Star Rating:


Directors: James Mather, Stephen St. Leger

Actors: Peter Stormare, Maggie Grace

Release Date: Monday 30th November -0001

Running time: 95 minutes

The Rock in space? Action fans form an orderly queue. A wham-bam action sci-fi with no pretentions, Lockout has everything except Jason Statham in the lead role. Don't fret, though - Guy Pearce has the time of his life here.

It's the future and the world's worst criminals are housed in ice (don't say Demolition Man) in an impenetrable prison (don't say Fortress) orbiting the earth (don't say… well, that has to have been done already, right?). While investigating the rumours that suspended animation induces dementia in the prisoners, the president's daughter (Grace) finds herself in the middle of a full scale riot led by the calm and collected Vincent Regan and the nuttier-than-squirrel poo Joseph Gilgun (an unrecognisable This Is England's Woody). Who can save the day but the wise-cracking, ex-CIA, knows-how-to-take-a-punch, action hero Guy Pearce?

Impressed by their short film Prey Alone, Luc Besson (Fifth Element, Leon) gave Irish writer-directors Mather and Leger a shot at the big time with their feature debut and it looks like Besson could be happy with the result. A B-movie with a budget (some of the special effects are dodgy), Lockout is fun actioner that squeezes as many action scenes as it can, slowing down only so Pearce and Grace can flirt a bit before cranking things back up again. They lob in as many influences as they can (apart from Demolition Man and Fortress, there are hints of Escape From New York, Die Hard and anything you're having yourself) and even turn to the reliable bad guy mad coot: Gilgun is fun as he lays on as much psycho hard case as he does a thick Scottish accent. There's even an LOPD - that's Low Orbit Police Department to you.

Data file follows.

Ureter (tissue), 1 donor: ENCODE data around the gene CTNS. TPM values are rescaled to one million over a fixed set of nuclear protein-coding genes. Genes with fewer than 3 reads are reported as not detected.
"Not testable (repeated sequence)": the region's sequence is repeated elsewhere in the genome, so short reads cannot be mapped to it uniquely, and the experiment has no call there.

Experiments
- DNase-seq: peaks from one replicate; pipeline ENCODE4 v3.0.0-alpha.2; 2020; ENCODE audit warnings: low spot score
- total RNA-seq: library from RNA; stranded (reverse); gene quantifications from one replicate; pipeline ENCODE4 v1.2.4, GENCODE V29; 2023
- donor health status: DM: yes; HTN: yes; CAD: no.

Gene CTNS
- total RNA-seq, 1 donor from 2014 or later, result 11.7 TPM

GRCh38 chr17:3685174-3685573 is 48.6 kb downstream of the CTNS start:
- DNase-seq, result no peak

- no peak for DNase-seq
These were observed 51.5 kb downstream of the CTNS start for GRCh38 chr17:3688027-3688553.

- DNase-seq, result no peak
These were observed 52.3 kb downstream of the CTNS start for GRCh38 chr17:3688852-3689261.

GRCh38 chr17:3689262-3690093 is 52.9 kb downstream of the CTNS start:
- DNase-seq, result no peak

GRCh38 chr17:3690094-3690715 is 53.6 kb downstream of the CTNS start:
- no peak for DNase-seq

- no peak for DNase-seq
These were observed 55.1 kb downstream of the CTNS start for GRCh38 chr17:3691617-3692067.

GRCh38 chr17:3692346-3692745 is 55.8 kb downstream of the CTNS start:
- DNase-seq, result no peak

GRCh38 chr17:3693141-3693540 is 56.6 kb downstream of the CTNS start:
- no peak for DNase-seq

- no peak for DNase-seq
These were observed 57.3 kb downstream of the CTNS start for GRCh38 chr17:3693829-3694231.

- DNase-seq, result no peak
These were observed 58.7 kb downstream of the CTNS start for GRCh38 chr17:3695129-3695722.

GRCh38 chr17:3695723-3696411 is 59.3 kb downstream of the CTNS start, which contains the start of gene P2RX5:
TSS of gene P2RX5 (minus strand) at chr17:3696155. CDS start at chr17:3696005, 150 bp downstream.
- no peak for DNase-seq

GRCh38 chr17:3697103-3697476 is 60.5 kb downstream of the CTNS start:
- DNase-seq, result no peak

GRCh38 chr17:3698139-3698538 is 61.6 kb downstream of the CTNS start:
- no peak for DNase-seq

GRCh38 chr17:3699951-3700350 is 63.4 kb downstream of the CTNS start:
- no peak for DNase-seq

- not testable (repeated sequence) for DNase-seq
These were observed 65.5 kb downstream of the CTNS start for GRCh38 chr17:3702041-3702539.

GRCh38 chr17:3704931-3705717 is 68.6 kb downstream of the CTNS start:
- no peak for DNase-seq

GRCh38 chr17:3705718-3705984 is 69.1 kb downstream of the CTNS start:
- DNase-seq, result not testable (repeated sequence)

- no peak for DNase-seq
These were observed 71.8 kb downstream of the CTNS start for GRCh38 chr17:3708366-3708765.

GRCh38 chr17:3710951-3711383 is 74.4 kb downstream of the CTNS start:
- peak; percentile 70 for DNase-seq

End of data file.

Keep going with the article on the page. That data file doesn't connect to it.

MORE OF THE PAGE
Fun, yes, but it seems the writer-directors obviously had no shout when it came to the editing room - Lockout is rushed and cut asunder. In its quest to get through the story as quickly as possible, plot developments and turns are left on the cutting room floor leading to 'slight' confusion at times ('major' confusion would indicate that plot is important - it ain't). What could have done with a little trimming is the climax; Lockout has about three endings that would almost rival Return of the King.

But with the hammy Pearce spitting some corny one-liners and Stormare in Armageddon mode, Lockout could be a future guilty pleasure.